NOW comes the hard part.

Dunfermline Athletic edged ahead at the top of the First Division with a win over Dumbarton yesterday, but it has proven to be an uncomfortable perch this season, with Morton and Partick Thistle also taking it in turns to sit at the head of the table. It seems likely that the title race could last until the music stops in May.

Any advantage has seemed vulnerable – especially as Partick still hold two games in hand – and there was a tacit acknowledgement from Jim Jefferies afterwards that his side's lead could prove short-lived. "First place has changed hands a fair few times already," said the Dunfermline manager.

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With the Scottish Premier League having brought the shutters down for a couple of weeks, this was billed as an opportunity for those among the lower divisions to become the centre of attention. Invitations for temporarily disenfranchised SPL fans to adopt a "wee team" during the winter break seemed a little condescending, but both teams offered enough for any who had dipped their toe into the lower leagues to feel it was worthwhile.

Much of the initial intrigue centred on the hosts. Ian Murray has presided over just three games and seven call-offs since being appointed manager in November, but he was able to conjure two consecutive victories ahead of the visit of Dunfermline. It was a quite a trick given that the club's return to the First Division had become an exercise in endurance – they are still without a home league win – but the true extent of the task facing him was identified yesterday.

Successes against Falkirk and Morton had pointed towards a growing resolve under Murray, but that was undermined after 50 seconds at the Bet Butler Stadium. Alex Whittle forced a low pass across goal and, after the ball skidded over Andy Graham's attempted clearance, Andy Barrowman turned a shot into the net. It was a moment of comedy, but no laughing matter for Dumbarton.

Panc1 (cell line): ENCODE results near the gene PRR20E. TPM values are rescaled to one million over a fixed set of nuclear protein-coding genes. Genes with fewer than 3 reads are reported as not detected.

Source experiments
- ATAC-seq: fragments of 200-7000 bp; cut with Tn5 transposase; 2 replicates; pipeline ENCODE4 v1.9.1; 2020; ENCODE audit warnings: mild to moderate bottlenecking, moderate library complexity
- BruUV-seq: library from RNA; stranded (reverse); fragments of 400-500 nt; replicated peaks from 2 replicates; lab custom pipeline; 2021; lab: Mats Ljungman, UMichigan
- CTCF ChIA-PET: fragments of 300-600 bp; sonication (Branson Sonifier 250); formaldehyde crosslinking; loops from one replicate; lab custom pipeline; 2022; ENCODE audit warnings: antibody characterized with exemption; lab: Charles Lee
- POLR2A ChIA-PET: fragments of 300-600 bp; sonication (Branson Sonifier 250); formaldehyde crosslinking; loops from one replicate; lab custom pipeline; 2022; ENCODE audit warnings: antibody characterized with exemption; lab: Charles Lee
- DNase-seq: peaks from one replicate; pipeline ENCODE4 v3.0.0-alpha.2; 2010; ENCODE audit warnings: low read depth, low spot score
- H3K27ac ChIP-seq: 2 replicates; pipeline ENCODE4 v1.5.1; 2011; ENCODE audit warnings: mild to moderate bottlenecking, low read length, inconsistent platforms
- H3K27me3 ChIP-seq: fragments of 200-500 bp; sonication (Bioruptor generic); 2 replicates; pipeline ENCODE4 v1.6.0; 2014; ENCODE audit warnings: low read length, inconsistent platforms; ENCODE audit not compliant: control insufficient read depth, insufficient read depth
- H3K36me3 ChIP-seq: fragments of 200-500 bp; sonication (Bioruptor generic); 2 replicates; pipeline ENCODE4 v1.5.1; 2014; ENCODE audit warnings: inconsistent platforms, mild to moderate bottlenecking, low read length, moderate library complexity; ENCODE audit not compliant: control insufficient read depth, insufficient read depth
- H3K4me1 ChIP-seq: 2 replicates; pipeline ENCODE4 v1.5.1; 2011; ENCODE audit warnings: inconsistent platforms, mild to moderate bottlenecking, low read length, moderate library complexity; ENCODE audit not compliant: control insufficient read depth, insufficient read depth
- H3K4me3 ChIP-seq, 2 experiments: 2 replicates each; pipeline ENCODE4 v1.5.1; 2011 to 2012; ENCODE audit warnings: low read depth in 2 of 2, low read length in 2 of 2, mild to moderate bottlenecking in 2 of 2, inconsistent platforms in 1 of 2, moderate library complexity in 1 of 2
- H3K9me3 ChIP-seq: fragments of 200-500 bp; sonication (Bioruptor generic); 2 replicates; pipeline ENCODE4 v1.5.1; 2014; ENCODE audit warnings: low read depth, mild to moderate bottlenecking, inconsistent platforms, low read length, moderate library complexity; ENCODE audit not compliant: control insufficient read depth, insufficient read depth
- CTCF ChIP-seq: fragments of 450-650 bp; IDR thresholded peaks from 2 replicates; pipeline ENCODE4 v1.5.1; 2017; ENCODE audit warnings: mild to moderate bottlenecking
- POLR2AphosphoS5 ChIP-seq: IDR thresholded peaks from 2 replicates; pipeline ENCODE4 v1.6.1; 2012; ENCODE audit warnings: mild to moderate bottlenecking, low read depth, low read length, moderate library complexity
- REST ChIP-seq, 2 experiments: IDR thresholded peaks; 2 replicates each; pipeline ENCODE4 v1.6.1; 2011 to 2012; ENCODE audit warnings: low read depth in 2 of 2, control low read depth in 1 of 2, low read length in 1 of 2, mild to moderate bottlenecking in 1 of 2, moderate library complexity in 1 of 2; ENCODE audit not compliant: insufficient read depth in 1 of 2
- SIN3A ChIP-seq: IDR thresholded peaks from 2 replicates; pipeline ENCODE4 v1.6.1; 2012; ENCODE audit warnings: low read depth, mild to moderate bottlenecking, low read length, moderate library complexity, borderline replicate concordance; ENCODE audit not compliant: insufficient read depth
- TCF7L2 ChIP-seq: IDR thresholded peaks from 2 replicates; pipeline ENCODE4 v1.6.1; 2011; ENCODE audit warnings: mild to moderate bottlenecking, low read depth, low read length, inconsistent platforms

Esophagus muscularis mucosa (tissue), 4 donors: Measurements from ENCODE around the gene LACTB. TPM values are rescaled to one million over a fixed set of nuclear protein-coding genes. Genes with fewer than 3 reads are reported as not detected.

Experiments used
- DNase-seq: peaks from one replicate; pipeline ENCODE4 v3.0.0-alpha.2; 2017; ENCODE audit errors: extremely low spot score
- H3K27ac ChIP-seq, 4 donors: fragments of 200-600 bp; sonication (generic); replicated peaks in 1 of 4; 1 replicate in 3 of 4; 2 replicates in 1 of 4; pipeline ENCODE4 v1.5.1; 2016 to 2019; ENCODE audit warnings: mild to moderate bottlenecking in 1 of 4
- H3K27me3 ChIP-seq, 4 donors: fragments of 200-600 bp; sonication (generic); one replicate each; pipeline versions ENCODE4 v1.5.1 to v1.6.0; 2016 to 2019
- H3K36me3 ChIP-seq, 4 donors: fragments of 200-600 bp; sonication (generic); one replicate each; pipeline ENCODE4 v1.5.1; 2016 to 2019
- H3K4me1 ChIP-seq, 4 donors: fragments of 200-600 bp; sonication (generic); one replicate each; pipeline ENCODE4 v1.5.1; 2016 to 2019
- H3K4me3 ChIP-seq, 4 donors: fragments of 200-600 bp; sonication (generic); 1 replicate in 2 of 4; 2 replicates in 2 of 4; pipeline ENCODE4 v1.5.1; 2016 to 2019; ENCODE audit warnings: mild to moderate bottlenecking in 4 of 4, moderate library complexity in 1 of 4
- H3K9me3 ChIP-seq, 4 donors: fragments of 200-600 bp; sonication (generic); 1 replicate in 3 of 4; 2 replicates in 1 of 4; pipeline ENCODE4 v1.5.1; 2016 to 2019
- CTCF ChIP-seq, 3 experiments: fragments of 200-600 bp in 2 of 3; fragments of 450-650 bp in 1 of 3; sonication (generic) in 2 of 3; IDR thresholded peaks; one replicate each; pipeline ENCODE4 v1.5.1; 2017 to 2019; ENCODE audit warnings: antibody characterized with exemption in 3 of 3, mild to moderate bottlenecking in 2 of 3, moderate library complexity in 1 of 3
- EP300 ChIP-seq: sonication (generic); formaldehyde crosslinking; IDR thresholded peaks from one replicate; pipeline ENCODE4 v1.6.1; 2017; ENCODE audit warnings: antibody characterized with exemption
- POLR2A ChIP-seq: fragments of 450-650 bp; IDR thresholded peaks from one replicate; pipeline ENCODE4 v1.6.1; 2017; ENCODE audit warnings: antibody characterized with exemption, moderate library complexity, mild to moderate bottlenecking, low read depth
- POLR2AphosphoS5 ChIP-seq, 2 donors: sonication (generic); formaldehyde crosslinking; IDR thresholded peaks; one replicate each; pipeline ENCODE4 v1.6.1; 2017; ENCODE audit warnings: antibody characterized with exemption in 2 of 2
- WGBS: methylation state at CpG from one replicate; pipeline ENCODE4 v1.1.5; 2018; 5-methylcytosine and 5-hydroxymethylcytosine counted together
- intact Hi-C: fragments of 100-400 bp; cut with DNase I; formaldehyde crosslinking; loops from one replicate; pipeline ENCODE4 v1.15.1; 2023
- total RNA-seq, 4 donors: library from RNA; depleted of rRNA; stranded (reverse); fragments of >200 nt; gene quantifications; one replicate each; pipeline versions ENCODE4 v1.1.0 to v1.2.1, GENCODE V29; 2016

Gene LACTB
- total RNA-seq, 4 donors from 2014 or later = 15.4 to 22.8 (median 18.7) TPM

It proved a portent for a first half that was not shy on action, although there would be further moments that left the home side looking a tad sheepish. One of those also doubled as their best chance for an equaliser, Garry Fleming swivelling his hips to evade Callum Morris but losing his feet moments later as he prepared to shoot.

The temptation is to imagine that such misses will be felt more acutely by a team struggling at the wrong end of the table, but Dumbarton ploughed on manfully. Fleming had already muscled his way into the penalty area only to lift a tame shot into the arms of Paul Gallacher, while Jim Lister also had a shot at goal which clipped a post.

They refused to go away after the break either and it took an impertinent foul from Shaun Byrne in the final minutes to interrupt the home side's momentum. "I said to the players that if we are going to get beaten then I want to get beaten like that," Murray said. "I don't want people to come here thinking that they are just going to turn up and win the game, which is what was happening earlier in the season."

Dunfermline were not to enjoy that level of comfort, but their second consecutive league win was accompanied by a more assured performance, with Ryan Wallace and Byrne offering potent threats. The latter bent a shot towards the top corner after 12 minutes which Jamie Ewings clawed out from under his crossbar. Barrowman spurned another chance midway through the second half when he pulled his shot past a post, but his side were still able to hit the target of returning to the top of the league. Staying there will be much harder.